Reflections: Shirley

Final thoughts are usually something of a mixed feeling for me. Even the name itself just pushes you to face all the preparation, all the hidden fears and excitements of living a life elsewhere for half a year and all the amazing memories that have come out of it is about to end. Usually I would find myself in a state of blankness, that really horrible feeling of dread and knowing that at least for the next little while, I will leave behind adventure for the mundane monotony of home.

But in actual fact, that was not how I felt leaving Montreal. Of course I would miss everybody that I have met and had a great connection to without a doubt, and I appreciate that the time and experiences I had were unique and special. But somehow the things I learnt about myself, about how to progress with my life and how to think about things from a different perspective made me particularly excited to come home. And nobody is more surprised about that revelation than I am. It’s like what they say, you never really find the things you look for until you stop looking. And I wasn’t prepared to find this newfound appreciation not just for the world outside of my own country and the lovely things that comes with it, but of it instead. I didn’t even realise I had missed New Zealand that much until I could not stop smiling landing back from a long journey and savouring the sunlight instead of the snow. There are too many new ways of changing my lifestyle and mindset to better ones that ultimately I appreciated the experience for what it was: As a big learning curve that ultimately gave me exactly what I needed at this point in my life.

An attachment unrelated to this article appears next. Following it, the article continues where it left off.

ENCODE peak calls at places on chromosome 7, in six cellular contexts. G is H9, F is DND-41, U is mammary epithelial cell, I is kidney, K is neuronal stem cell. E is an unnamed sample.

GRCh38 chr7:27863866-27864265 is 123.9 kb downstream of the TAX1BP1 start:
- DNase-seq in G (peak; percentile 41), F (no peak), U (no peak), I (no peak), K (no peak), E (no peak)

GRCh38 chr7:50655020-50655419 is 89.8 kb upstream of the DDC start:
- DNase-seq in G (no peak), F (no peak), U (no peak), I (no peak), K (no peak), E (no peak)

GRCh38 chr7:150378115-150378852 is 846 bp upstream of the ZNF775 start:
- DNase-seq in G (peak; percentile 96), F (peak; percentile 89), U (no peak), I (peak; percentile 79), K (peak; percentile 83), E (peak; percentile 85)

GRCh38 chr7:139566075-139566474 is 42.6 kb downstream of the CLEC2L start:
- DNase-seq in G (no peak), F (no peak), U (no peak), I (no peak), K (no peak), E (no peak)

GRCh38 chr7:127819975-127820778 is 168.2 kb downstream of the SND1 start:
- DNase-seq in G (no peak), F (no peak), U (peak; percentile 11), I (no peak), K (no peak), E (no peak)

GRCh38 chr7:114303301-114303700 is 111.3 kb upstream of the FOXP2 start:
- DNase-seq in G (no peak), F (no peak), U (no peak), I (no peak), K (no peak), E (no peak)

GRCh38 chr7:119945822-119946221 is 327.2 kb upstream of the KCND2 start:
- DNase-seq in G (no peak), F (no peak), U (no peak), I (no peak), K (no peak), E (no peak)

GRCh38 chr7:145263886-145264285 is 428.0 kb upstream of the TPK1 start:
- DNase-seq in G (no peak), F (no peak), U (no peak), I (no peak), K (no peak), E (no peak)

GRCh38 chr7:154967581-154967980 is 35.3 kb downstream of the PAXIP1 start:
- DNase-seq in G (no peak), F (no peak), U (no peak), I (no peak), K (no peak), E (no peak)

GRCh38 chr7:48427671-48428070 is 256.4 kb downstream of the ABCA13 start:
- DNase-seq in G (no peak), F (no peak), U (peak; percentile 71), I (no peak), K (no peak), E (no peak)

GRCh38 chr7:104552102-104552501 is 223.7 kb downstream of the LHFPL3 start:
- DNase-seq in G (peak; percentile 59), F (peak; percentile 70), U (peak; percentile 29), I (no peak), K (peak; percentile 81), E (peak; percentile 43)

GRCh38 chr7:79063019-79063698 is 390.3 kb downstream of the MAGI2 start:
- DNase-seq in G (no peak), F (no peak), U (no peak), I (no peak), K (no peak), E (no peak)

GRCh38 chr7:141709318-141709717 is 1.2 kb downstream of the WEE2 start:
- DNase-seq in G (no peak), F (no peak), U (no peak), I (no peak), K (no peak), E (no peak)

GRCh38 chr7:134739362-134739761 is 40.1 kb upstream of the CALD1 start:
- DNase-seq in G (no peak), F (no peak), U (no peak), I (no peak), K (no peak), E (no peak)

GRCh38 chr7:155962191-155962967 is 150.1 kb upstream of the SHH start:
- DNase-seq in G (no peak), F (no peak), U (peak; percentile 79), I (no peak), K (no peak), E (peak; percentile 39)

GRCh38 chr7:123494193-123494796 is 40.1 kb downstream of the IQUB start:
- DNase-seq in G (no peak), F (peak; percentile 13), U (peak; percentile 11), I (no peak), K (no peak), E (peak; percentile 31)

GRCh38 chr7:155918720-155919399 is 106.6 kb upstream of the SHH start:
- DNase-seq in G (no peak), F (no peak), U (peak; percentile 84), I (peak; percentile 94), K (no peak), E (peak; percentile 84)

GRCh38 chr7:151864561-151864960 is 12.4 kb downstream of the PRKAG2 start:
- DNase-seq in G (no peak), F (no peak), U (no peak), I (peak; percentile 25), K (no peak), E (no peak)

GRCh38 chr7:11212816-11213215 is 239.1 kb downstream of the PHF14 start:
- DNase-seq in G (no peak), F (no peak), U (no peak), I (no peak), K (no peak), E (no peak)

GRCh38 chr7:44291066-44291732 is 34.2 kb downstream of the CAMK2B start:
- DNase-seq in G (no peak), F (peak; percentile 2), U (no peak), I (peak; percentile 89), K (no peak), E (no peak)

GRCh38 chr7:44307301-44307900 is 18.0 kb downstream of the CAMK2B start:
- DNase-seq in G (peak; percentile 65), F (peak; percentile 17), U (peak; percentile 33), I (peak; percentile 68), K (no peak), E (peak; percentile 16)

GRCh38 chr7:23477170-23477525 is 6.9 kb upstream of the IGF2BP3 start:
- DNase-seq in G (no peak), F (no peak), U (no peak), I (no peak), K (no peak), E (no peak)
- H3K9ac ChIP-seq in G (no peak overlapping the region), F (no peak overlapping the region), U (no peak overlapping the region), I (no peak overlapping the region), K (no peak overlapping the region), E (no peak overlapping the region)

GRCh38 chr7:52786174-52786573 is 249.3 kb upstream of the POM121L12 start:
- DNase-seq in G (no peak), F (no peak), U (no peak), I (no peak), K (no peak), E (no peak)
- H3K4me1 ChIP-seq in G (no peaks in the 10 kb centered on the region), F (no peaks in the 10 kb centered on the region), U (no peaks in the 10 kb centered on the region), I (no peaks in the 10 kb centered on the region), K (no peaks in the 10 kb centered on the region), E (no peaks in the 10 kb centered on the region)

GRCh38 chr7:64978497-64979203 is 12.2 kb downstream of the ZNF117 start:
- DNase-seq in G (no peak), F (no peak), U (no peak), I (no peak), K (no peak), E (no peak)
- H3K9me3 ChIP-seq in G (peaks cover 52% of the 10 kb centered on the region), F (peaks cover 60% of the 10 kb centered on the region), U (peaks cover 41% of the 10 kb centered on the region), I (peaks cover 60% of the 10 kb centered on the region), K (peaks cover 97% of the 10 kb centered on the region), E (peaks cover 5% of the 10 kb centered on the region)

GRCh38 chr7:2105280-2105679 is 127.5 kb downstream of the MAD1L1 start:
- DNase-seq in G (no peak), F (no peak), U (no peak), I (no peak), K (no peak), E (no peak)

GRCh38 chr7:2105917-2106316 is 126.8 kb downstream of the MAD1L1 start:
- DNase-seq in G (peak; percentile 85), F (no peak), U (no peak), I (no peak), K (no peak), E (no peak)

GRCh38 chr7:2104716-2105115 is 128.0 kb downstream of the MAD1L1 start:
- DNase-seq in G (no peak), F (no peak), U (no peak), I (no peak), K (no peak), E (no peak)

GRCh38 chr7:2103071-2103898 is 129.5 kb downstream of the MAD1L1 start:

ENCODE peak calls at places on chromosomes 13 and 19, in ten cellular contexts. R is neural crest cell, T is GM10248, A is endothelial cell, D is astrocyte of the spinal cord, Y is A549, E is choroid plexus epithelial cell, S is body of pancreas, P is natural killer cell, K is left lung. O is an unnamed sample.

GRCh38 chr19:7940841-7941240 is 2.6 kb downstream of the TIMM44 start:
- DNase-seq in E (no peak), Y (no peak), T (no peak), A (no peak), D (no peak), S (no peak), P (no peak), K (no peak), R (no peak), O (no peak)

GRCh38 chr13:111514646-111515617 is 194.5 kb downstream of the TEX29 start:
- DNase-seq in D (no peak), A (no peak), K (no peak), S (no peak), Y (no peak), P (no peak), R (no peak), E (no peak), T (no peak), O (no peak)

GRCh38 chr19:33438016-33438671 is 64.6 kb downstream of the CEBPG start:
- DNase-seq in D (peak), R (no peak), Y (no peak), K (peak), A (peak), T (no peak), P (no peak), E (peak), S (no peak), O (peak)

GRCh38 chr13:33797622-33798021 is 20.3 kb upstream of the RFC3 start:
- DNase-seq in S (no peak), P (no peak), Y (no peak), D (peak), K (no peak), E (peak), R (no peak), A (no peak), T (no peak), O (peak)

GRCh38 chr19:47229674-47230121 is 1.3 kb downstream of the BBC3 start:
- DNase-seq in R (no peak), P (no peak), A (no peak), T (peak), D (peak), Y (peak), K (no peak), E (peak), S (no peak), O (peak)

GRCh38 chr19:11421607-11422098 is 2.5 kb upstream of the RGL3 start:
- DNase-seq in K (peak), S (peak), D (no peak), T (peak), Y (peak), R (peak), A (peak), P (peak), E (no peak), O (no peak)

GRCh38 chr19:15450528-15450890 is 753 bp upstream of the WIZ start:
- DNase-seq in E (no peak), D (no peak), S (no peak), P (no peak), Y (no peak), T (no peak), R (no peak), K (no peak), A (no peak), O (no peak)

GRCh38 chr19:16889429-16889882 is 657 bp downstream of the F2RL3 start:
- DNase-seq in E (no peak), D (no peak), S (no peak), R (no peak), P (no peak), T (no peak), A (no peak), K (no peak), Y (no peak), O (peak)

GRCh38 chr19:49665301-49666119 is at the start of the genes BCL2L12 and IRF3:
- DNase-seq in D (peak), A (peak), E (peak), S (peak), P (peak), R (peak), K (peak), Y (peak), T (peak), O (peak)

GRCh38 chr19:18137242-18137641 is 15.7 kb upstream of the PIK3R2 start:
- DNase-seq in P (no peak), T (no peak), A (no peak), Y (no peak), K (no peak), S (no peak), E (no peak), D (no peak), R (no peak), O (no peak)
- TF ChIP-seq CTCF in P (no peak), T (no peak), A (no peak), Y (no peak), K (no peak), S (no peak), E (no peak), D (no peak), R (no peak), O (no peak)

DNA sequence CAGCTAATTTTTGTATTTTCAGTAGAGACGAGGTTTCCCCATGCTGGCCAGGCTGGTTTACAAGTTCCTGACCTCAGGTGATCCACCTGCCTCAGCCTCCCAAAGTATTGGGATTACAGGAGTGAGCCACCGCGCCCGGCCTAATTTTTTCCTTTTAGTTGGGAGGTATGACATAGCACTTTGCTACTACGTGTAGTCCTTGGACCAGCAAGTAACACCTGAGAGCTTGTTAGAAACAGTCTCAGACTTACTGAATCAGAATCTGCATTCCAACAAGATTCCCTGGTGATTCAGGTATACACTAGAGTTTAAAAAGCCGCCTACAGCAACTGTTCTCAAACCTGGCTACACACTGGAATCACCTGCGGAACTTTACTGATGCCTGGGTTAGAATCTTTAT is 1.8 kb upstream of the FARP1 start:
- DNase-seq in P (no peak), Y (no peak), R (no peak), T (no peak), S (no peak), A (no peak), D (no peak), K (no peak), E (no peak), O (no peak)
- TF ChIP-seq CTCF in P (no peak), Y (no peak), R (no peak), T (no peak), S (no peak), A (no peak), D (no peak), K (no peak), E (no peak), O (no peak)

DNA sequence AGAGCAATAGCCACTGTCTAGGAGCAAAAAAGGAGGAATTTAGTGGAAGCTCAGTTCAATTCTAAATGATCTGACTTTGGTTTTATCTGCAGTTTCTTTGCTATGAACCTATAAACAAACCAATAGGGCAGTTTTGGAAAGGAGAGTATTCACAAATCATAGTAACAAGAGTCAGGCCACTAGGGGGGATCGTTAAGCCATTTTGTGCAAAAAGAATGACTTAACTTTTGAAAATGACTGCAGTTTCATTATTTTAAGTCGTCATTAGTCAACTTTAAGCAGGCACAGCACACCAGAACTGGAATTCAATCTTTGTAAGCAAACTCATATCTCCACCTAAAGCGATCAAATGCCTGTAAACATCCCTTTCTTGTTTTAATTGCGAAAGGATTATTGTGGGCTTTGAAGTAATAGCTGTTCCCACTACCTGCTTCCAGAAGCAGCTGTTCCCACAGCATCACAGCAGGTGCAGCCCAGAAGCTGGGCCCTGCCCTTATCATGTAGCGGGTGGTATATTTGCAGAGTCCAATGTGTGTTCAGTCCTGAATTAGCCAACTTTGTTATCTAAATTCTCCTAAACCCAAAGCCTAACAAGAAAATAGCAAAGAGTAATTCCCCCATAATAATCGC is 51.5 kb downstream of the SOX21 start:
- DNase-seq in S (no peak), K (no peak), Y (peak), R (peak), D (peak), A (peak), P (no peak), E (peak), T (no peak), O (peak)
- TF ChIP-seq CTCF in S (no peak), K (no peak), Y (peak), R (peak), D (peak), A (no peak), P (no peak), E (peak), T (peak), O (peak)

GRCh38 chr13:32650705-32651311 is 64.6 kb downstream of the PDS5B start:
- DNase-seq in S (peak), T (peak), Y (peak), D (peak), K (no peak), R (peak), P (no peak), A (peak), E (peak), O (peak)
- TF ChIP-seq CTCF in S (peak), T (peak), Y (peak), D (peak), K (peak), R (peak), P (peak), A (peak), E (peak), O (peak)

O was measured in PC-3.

It’s only fitting that this last post should be a visual highlight reel of my experience in Montreal, and along with the various posts I as well as my fellow exchange students have done over the past half year, hope that it inspires even just a few of you to take the plunge. These snapshots what words can’t capture, only that the feeling after having achieved and experienced all of this makes me feel very lucky and extremely grateful. It can be scary, intense and at some points no matter if it’s organising it of simply living it. But in all honesty, nothing could make your university life more memorable. In twenty years, it won’t matter as much what grade you got in which paper. That won’t be the conversation starter when you have work events, family gatherings or social reunions. But for me, the special times like watching my first ice hockey game, or hiking in sea of golden leaves during a storm, or having a white Christmas on top of a mountain… Those I will share time and time again with fondness and happiness.










Thank you to everyone who supported the content; Giving a glimpse of my adventure was such a creative outlet to share those incredible moments and I enjoyed it every step of the way. And as cliché as it may sound, it cannot compare to actually living it. Don’t believe me? I dare you to give it a try.

Keep up to date with my adventures through Instagram (shirleyxjiang) and my personal travel blog (


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